Thanks to unexpected attention from digg.com, my brief news post on accusations of discrimination in World of Warcraft has drawn thousands of visitors to this site. Had I known that would happen, I would have spent more time on the post! I don’t normally bother to write about the same subject twice in one week, but this situation seems to merit some followup.
First: many visitors appear to have assumed that I was accusing all language-selective WoW players of racism. I would never make such a blanket accusation, news-based or otherwise. That would be as foolish as, oh… assuming that all foreign players are gold farmers. To anyone who felt unfairly accused, my apologies.
Second: It’s worth quickly glancing at the comments on my post, and on the digg entry leading to it. You can draw your own conclusions about them.
Third: My thoughts on encouraging diversity were idle speculation… intended to start a dialogue, not dictate hard and fast changes to MMORPGs. Multiplayer video games have tremendous potential to bring people together, no matter where they live or what they look like. For years, the video game industry has itself trumpeted this as one of the most promising aspects of games; a worthy rebuttal (among many others!) to the accusation that games offer nothing of social value. All the sadder, then, to see several people make comments like (and I’m paraphrasing, here): “foreigners should stick to their OWN servers!”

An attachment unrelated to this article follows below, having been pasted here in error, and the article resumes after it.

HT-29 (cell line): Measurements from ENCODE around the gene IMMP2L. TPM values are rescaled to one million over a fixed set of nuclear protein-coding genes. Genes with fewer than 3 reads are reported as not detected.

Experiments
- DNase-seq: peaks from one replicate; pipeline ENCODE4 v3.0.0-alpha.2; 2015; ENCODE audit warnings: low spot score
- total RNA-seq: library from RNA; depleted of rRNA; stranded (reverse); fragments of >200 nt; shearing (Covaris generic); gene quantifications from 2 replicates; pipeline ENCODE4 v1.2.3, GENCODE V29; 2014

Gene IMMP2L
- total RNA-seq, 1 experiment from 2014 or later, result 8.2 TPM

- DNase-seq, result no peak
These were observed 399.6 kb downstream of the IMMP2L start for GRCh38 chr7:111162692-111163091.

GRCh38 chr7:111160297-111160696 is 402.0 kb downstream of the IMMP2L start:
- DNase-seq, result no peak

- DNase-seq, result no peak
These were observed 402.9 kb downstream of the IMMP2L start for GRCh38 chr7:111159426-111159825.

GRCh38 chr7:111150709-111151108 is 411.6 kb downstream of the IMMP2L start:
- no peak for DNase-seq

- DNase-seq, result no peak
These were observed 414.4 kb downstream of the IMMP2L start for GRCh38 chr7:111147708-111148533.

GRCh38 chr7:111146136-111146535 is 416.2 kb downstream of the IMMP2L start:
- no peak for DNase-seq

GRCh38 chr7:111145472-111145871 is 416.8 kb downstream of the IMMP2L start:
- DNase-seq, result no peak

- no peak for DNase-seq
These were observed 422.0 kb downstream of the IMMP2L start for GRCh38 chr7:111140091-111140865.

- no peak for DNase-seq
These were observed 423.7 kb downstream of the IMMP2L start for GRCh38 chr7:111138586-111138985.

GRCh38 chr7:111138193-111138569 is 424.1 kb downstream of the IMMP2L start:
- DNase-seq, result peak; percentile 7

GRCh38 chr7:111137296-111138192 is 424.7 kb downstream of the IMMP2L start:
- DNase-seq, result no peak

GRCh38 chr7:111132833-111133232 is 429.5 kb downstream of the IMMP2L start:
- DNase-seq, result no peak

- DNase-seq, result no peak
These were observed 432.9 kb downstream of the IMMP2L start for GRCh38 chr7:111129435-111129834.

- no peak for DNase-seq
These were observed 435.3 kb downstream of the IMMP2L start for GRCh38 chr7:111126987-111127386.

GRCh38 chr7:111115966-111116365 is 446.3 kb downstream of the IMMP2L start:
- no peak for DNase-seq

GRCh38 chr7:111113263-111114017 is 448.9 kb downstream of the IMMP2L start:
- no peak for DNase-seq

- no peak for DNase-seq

Fourth: the most common objection to my post was that players have legitimate reason to reject poor English speakers, since they might not understand directions, might ruin the raid, etc. I readily admit (as I did in an earlier comment) that I would not personally accept someone into my group if they spoke almost no English … it would unnecessarily complicate gameplay. But there’s a wide gulf between “perfect, unbroken English” and “almost no” English. I’ve got friends in Europe and South America who may not be able to spell perfectly, but they understand enough to avoid trouble, play their part, and generally contribute to the cause. It doesn’t take fluency to understand the less-than-Shakespearean instructions I generally hear being barked out during any given raid.
There are many ways to address legitimate player fear of potentially bad group members. One possible solution is an in-game reputation / feedback system (ala eBay), which could be used by players to ding other players who behave poorly or dishonerably while in a group. I’ll attempt to describe my idea of a functioning, relatively low-maintenance rep system in a future post.
*Update: there’s an interesting comment on this post that explains why Singaporeans (among other people) legitimately wind up in English-speaking servers, aside from immigration to the US. It’s 2nd from the top in the list.
*2nd Update: strangely, some people seem to be assuming that I “support” gold farming because I’m concerned about the cultural divide. Not that it should require clarification, but these two things are not automatically correlated…